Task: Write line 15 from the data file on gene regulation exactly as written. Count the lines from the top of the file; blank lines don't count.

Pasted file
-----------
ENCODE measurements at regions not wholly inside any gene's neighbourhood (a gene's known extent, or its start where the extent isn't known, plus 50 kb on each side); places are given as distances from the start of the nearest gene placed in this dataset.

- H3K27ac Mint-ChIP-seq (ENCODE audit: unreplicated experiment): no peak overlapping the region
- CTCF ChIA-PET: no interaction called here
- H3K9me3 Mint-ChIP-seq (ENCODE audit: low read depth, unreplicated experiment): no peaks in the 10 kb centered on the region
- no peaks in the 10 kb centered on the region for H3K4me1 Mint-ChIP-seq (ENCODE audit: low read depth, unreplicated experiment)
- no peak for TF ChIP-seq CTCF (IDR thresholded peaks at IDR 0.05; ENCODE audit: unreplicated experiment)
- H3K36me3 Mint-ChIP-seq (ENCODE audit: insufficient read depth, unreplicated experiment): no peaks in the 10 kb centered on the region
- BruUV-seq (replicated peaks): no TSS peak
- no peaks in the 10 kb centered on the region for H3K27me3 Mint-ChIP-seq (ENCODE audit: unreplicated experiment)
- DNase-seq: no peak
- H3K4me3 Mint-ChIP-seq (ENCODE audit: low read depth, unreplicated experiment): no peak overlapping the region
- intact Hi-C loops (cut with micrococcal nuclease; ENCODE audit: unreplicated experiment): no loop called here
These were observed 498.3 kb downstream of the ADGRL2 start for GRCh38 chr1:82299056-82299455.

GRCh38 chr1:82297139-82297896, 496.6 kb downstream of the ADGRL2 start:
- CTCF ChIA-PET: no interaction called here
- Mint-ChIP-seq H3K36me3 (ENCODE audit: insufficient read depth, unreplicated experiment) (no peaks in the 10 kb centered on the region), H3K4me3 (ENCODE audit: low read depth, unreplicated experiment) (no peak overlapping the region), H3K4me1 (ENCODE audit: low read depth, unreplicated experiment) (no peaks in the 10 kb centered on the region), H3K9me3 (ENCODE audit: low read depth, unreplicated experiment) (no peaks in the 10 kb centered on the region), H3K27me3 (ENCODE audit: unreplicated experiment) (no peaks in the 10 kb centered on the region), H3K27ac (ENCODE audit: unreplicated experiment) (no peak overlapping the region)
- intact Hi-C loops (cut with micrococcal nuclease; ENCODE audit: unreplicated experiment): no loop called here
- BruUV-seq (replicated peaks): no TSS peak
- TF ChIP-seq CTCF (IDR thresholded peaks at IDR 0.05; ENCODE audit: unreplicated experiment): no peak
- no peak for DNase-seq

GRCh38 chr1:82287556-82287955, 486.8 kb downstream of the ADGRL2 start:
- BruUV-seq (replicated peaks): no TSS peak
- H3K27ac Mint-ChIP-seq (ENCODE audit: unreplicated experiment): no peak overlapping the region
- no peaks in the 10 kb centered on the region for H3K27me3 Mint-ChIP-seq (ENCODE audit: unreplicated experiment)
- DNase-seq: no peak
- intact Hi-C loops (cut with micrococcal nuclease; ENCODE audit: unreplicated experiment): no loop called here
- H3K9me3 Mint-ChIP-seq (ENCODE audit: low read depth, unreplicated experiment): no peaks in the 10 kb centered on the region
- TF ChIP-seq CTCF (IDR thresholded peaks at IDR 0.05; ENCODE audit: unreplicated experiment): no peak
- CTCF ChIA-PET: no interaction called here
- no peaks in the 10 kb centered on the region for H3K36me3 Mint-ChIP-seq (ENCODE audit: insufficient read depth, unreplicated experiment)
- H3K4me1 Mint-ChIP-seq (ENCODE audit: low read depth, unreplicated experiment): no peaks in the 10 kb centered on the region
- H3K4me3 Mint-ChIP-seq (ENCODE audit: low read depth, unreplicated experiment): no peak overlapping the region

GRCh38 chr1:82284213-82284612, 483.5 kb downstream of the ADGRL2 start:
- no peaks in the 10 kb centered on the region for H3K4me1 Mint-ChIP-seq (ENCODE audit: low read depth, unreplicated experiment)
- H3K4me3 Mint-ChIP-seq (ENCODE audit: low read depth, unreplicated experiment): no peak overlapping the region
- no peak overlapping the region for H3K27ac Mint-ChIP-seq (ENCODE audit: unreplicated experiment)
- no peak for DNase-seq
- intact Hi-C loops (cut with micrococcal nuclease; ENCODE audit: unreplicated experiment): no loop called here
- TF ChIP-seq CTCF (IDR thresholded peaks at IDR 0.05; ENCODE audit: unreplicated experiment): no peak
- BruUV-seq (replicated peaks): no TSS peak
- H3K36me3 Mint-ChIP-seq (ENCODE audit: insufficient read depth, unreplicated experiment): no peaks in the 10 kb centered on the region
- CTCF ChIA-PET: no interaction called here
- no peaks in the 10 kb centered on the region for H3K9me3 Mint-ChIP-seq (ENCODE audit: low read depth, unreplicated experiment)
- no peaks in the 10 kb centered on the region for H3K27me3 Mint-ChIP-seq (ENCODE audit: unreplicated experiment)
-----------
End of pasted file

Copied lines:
- CTCF ChIA-PET: no interaction called here